Mo Blows Save, Mets Win

New  York – The Subway Series with the two New York baseball teams always has a flair for dramatics and Tuesday night in Flushing, with Mariano Rivera making his last appearance at Citi Field it was the New York Mets who got the best of him. Rivera blew the first save of his 17-year career without getting an out as the Mets came from behind and scored two runs getting a walk-off 2-1 win over the Yankees at Citi Field.

The Mets have taken the first two of the four-game home-and-home series that shifts to Yankee Stadium in the Bronx Wednesday evening. It was their third straight win and 11th come from behind win of the season. Their last six wins have all been come from behind.

After a rain delay of 91 minutes, which once again failed to sell-out Citi Field, the 31,977 saw a scoreboard tribute to Rivera who has said this is his final season. The future Hall of Famer who made his 1,072nd career appearance, fourth most all-time, threw out the ceremonial first pitch to John Franco the all-time saves leader for the Mets.

Prior to the game, before a throng of media, Rivera was presented with a mounted fire hose nozzle and a mounted call box from the New York City Fire Commissioner with Mets’ Chief Operating Officer Fred Wilpon who extended the invitation to throw the ceremonial first pitch.

Before Rivera blew the save, it was another good pitching duel. Matt Harvey looking to become the ninth starter in Mets franchise history to start the season a perfect 6-0, pitched 8.0 innings, struck out 10, allowing one-run and failed to get the decision.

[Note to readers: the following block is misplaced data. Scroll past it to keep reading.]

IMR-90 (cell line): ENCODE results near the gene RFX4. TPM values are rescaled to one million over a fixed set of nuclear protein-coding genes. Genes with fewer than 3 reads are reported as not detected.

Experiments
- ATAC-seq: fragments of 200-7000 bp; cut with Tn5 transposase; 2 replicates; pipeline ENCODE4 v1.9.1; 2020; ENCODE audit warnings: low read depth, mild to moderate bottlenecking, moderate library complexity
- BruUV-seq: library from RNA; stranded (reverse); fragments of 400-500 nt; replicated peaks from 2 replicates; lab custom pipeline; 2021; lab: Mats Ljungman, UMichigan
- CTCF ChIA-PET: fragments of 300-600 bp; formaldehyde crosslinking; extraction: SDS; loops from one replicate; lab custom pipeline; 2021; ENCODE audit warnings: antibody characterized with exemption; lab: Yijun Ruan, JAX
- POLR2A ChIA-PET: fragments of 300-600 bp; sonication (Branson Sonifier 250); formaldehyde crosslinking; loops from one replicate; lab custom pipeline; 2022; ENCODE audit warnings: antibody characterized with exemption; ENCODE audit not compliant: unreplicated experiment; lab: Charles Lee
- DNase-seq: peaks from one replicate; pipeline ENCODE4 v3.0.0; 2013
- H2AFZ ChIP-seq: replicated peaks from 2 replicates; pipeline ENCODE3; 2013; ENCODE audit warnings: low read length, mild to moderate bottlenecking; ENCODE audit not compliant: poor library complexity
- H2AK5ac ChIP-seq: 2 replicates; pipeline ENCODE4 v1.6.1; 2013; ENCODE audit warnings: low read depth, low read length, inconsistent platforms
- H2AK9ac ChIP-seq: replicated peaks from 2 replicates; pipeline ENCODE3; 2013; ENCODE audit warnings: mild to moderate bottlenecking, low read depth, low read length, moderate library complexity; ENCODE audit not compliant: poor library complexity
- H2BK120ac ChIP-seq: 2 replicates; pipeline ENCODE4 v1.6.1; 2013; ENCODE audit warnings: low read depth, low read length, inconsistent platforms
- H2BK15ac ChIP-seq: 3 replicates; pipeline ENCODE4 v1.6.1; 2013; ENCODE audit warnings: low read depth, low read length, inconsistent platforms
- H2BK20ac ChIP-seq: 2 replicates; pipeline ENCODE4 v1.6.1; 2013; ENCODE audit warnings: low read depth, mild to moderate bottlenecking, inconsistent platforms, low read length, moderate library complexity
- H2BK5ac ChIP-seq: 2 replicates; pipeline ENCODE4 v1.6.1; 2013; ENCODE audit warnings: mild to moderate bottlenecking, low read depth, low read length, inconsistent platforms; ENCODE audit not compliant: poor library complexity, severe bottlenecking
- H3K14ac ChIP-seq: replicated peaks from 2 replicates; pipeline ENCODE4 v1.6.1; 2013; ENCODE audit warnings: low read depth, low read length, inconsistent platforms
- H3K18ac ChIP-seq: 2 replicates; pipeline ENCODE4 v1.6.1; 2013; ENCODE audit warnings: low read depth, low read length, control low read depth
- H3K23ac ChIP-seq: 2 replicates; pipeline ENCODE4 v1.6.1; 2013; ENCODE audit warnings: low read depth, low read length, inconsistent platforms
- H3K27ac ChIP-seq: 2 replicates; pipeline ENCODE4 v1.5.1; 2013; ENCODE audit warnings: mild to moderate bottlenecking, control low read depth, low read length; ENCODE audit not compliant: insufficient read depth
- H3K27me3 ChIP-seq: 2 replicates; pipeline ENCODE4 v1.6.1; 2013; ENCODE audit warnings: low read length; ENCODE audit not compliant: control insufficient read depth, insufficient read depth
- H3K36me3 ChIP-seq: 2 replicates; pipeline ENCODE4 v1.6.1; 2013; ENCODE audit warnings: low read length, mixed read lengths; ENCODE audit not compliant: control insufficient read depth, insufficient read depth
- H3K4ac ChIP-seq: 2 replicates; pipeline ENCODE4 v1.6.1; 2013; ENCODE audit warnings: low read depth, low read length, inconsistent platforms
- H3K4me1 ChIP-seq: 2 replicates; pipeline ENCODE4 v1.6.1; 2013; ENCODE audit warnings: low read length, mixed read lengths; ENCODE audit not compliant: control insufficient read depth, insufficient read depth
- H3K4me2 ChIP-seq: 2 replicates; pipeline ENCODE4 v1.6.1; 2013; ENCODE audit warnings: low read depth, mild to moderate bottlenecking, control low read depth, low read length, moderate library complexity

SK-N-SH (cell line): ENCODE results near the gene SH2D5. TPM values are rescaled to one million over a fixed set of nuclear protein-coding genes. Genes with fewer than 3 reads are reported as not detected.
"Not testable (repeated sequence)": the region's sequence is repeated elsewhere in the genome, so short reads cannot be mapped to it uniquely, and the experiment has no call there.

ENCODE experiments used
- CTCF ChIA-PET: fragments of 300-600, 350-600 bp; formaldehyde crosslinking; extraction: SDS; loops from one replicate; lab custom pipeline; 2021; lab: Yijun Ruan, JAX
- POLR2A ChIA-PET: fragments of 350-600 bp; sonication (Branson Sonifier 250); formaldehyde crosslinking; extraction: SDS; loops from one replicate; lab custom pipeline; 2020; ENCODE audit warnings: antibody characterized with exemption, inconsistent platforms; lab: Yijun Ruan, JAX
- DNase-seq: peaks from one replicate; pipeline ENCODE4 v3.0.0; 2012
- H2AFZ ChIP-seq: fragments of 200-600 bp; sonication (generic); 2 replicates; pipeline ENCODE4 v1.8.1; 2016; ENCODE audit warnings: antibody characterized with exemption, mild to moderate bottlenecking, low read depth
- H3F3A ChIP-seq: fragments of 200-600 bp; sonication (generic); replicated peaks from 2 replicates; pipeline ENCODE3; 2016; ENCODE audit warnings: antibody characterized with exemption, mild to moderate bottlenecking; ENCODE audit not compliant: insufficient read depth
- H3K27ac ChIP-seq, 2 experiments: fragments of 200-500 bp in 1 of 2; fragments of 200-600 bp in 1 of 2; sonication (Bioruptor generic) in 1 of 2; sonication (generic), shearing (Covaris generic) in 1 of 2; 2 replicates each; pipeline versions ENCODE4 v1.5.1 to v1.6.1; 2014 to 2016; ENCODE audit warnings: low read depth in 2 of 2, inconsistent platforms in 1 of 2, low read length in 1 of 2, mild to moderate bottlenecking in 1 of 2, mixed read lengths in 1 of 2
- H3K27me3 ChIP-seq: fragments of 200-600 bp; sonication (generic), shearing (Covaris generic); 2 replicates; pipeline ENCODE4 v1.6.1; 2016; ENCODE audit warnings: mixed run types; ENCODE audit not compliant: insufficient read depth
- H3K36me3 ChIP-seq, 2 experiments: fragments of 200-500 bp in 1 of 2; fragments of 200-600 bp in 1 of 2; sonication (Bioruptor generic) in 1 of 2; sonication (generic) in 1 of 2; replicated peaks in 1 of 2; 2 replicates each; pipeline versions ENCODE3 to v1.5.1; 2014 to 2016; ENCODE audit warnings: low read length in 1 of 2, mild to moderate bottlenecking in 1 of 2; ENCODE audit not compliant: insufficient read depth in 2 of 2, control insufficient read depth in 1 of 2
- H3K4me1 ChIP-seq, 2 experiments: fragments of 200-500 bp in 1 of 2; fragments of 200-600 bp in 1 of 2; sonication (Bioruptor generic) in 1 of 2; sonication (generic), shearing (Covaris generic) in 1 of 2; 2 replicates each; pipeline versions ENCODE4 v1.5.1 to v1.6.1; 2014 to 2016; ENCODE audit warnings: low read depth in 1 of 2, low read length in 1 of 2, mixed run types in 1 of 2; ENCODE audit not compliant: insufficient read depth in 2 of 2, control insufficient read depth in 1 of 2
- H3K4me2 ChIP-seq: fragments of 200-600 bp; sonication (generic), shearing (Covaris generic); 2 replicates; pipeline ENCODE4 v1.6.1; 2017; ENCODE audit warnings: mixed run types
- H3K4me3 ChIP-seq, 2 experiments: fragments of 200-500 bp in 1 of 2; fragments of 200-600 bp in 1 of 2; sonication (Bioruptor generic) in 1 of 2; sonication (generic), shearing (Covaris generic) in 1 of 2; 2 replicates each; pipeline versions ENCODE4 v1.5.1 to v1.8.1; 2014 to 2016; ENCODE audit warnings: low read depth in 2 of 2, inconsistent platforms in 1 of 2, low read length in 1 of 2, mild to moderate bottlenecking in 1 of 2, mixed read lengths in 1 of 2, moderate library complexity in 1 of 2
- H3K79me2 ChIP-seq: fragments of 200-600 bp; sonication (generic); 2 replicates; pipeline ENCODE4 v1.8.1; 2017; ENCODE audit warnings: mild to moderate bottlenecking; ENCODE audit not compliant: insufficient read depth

His counterpart, Hiroki Kuroda was just as good. He struck out seven, walked none, on four hits in seven innings. But it came down to the Mets ninth and the great Mariano Rivera who has had an impressive history against the Mets in Queens.

Rivera recorded the final pitch in the 2000 World Series at Shea Stadium and another championship for the Yankees in the “Subway World Series.” And he closed the final game of the interleague series against the Mets in 2009, the inaugural season of Citi Field and recorded the historic 500th save of his career.

But Tuesday night was a different outcome for Rivera, in what was another tight contest, similar to the first game between the two teams Monday night. There was timely hitting, a few errors, and another defensive gem from the Yankees’ Brett Gardner in center field in the sixth inning that robbed Daniel Murphy from an extra base hit the second straight night that got Kuroda out of trouble.

“Hopefully it’s the last one,” commented Rivera about his first blown save of the season after coming out of the pen perfect 18 previous times. “It did happen quick.”

And for the Mets, who have had minimal success against Rivera, it was quick. Murphy opened the ninth with a double, one of his two hits, and David Wright tied the game with a single to center and advanced on a Gardner throwing error. Lucas Duda would deliver a single to right center which scored Wright for the win.

Rivera threw nine pitches. Most of the time they go for strikes, but this time the Mets made his last regular season visit to Queens a memorable loss. It was also his third career blown save against the Mets.